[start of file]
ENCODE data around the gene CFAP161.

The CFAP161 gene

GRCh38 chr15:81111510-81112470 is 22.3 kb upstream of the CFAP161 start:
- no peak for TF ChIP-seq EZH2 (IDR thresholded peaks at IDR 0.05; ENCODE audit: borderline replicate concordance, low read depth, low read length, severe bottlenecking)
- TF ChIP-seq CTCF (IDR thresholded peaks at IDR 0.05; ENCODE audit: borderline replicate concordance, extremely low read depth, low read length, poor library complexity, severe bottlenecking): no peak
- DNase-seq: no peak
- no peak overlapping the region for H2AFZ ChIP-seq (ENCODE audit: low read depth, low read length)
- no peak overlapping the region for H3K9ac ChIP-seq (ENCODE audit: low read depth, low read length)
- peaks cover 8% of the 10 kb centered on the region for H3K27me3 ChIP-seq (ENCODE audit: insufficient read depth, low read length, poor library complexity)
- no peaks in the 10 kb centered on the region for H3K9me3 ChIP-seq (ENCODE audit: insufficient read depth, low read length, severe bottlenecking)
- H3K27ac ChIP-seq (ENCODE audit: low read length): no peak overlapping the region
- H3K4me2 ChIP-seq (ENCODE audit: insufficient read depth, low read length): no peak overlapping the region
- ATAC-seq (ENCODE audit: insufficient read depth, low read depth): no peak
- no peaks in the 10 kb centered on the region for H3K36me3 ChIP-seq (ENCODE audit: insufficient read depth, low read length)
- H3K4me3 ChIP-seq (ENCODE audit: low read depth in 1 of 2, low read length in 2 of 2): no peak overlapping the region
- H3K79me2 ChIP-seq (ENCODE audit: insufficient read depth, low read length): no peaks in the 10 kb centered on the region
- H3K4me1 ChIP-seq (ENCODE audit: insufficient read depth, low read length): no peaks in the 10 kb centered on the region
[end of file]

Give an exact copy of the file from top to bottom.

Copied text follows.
ENCODE data around the gene CFAP161.

The CFAP161 gene

GRCh38 chr15:81111510-81112470 is 22.3 kb upstream of the CFAP161 start:
- no peak for TF ChIP-seq EZH2 (IDR thresholded peaks at IDR 0.05; ENCODE audit: borderline replicate concordance, low read depth, low read length, severe bottlenecking)
- TF ChIP-seq CTCF (IDR thresholded peaks at IDR 0.05; ENCODE audit: borderline replicate concordance, extremely low read depth, low read length, poor library complexity, severe bottlenecking): no peak
- DNase-seq: no peak
- no peak overlapping the region for H2AFZ ChIP-seq (ENCODE audit: low read depth, low read length)
- no peak overlapping the region for H3K9ac ChIP-seq (ENCODE audit: low read depth, low read length)
- peaks cover 8% of the 10 kb centered on the region for H3K27me3 ChIP-seq (ENCODE audit: insufficient read depth, low read length, poor library complexity)
- no peaks in the 10 kb centered on the region for H3K9me3 ChIP-seq (ENCODE audit: insufficient read depth, low read length, severe bottlenecking)
- H3K27ac ChIP-seq (ENCODE audit: low read length): no peak overlapping the region
- H3K4me2 ChIP-seq (ENCODE audit: insufficient read depth, low read length): no peak overlapping the region
- ATAC-seq (ENCODE audit: insufficient read depth, low read depth): no peak
- no peaks in the 10 kb centered on the region for H3K36me3 ChIP-seq (ENCODE audit: insufficient read depth, low read length)
- H3K4me3 ChIP-seq (ENCODE audit: low read depth in 1 of 2, low read length in 2 of 2): no peak overlapping the region
- H3K79me2 ChIP-seq (ENCODE audit: insufficient read depth, low read length): no peaks in the 10 kb centered on the region
- H3K4me1 ChIP-seq (ENCODE audit: insufficient read depth, low read length): no peaks in the 10 kb centered on the region